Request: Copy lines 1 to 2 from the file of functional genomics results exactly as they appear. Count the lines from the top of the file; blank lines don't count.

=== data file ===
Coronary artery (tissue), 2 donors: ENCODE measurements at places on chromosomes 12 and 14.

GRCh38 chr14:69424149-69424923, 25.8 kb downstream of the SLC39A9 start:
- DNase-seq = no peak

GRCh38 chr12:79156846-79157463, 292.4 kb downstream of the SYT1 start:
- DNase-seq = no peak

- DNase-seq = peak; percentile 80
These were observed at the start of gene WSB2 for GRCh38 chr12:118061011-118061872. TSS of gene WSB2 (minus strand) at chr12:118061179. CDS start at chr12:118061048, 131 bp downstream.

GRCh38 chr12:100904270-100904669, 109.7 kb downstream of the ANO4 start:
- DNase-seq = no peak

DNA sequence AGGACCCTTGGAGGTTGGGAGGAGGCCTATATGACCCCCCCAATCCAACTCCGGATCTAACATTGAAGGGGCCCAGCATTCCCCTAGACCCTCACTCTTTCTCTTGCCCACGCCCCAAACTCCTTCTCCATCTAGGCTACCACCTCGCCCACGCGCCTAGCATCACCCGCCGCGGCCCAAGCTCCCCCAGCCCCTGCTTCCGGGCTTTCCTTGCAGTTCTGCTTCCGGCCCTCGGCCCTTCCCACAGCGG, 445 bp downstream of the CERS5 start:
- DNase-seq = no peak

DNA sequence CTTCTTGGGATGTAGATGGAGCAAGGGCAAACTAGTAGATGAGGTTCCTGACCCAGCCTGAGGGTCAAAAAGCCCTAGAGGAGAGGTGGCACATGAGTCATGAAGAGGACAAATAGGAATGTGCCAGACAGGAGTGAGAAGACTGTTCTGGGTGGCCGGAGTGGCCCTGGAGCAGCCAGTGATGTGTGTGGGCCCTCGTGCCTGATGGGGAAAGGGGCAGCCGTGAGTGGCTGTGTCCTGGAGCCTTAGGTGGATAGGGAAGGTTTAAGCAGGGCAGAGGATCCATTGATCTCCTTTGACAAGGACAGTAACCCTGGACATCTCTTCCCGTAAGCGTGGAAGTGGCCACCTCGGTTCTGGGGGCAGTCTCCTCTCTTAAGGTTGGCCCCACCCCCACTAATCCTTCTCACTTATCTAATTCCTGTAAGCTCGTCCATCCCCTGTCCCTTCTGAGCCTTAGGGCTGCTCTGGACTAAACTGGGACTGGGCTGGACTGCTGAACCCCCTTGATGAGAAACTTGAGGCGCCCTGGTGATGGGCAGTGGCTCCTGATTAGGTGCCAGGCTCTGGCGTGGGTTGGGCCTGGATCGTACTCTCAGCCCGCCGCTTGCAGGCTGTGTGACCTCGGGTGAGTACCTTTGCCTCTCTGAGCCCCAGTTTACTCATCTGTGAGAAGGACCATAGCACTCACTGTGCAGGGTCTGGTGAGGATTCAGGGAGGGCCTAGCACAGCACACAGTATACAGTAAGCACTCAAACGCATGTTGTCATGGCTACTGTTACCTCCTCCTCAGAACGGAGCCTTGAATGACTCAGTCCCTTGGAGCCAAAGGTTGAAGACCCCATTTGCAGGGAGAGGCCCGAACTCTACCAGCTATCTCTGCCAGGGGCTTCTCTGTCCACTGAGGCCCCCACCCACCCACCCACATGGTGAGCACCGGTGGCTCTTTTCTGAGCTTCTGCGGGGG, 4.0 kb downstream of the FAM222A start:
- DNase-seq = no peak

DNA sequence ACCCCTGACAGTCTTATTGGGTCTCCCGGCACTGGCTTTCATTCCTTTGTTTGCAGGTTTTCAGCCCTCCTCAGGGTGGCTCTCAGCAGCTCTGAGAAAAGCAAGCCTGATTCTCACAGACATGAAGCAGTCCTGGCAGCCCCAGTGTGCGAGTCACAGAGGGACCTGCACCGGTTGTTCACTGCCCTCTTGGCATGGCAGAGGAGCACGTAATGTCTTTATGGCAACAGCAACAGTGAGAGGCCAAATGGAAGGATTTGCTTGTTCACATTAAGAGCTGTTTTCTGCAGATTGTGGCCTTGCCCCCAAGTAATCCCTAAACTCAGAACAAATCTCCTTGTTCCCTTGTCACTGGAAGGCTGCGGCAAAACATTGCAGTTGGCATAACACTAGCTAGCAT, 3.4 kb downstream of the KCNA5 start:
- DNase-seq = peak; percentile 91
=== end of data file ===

Coronary artery (tissue), 2 donors: ENCODE measurements at places on chromosomes 12 and 14.

GRCh38 chr14:69424149-69424923, 25.8 kb downstream of the SLC39A9 start: